Infinite Mario. It’s one of those dreams of childhood and of platformer fans worldwide. Despite challengers from a number of indie games such as Super Meat Boy and N++, Nintendo and its affiliated studios remain the best at creating super tight yet never frustrating platforming experiences.
The Wii U is the best of the current generation consoles for platformers, with a comparatively wide variety of available titles starring Yoshi, Kirby and of course Mario himself in both 2D and 2.5D forms. With Super Mario Maker Nintendo is masterfully establishing one and for all that platformers, the genre that made the company famous are its best asset.
Super Mario Maker at its core allows you to do two different things, to play Mario Levels created by an already impressively diverse community, or to create Levels yourself.
Many of the current Levels created by others are automatically playable Levels aiming to show off the capabilities of the designer(s) ability to use the tools rather than to create a fun experience of the player. Compare the shredding of a metal band to the more nuanced and careful. It also highlights the restraint that Miyamoto and other Mario Levels designers have shown over the years, focusing on the “fun” rather than the extravagant or visually impressive.
Of course, this all may change after the game’s public release with a flood of pent-up new design skills on show. The ‘play’ side also features 10 or 100 Mario challenges where you have a limited number of lives to get through a certain amount of courses. These are a chance to randomly experience a variety of user generated courses.
What Nintendo has mastered here is the most approachable yet powerful game development kit in existence. Mario Level design websites and tools have been available for a while now, but none have matched the ease of use of Super Mario Maker.
It makes great use of the GamePad (where you design your course) with accessible tools ranging from bricks, pipes, powerups and almost every other familiar Mario-game item. These items unlock over time – originally over 9 days but since a recent patch (not available to me at time of review) at an as yet undetermined rate. I found myself designing a Level a night, incorporating the new tools released that day as I went.
It’s an extremely limiting way of introducing you to the game tools, but as someone who is often overwhelmed by open-ended games I appreciated the slow release. It was also fun to see how I had progressed over the course of just a few days from basic variations of World 1-1 to entirely new designs.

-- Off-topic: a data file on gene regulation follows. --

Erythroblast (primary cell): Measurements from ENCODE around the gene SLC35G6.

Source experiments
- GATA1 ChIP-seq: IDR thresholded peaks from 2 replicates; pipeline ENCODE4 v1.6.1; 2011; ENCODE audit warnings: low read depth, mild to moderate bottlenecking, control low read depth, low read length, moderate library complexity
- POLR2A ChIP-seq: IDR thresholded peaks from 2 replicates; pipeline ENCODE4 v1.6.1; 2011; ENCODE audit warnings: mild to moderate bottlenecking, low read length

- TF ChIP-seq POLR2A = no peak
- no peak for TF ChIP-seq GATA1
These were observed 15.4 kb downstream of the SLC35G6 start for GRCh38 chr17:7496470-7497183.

When creating a course you are able to choose from four Mario styles: the original Super Mario Bros., Super Mario Bros. 3, Super Mario World for SNES (personally my favourite) and New Super Mario Bros. U. The pixel-based styles have received a facelift and look fantastic in 1080p.
They are however immediately distinguishable from the original games, while the New Super Mario Bros. U. style is indistinguishable from the professional, released games. You will have to keep in mind that there are real gameplay differences between the different Mario games though, which may come as a surprise at first. You will have to design your Level with these slight differences in mind. For example, the New Super Mario Bros. U Mario can wall jump, unlike his pixel progenitors.
Super Mario Maker gives you a great excuse to finally make use of your amiibo too. Touching an amiibo to the gamepad will add their pixelated likeness to your course as a powerup. You need the amiibo to add them to the game, but course players don’t need them to use them in a course, which is just as well. Many of these are demakes, with Fox McCloud a particularly nice demake of the original.
Of course as Nintendo gives an inch, I want to take the whole mile. I would love to be able to program simple ‘if this, then, that’ statements or set different rules up (such as always keeping Fire Mario’s costume active for example). I’m sure that designers will find creative ways to overcome these barriers though, and it undoubtedly would have created a more complicated interface that could have driven away those not technically inclined.
As wonderful as the game is there are also some notable omissions as it stands in Super Mario Maker.
You can’t add checkpoints to your course, so Levels tend to be short. In addition, there’s no way to link Levels to create worlds or set courses in a particular order. Nor can you create multiplayer courses. Finally, there’s no ability to set Luigi, Toad or Peach which have been staples of the series as playable characters for decades, as the starting player. Hopefully these shortcomings can be addressed in a future update.
I would also love to see a companion app for the 3DS where you could enjoy player-created courses, and a version for the upcoming NX console to ensure these courses aren’t lost to time and specific hardware requirements.
Playing with Super Mario Maker – or perhaps it is “using” it is more accurate – makes me think about all the possibilities for future games in a Maker series. Metroid, Legend of Zelda, Kirby and Donkey Kong game makers are suddenly a real possibility, one that I would pay good money to see come to fruition. Has Nintendo effectively created a new genre of games here?
There have been many game maker titles such as Little Big Planet before, but Super Mario Maker seems qualitatively different, due in no small part to the Wii U’s GamePad, and Nintendo’s unrelenting focus on polish, quality and accessibility.
This points to a risk for Nintendo: will a flood of bad Levels dilute the brand? Why buy a Nintendo game when there are infinite Mario Levels available? Nintendo will have to compete on quality, not simply its proprietary rights to its intellectual properties.
Super Mario Maker, and its endless amount of innovative challenges will ensure the Wii U stays connected to TVs for many years to come.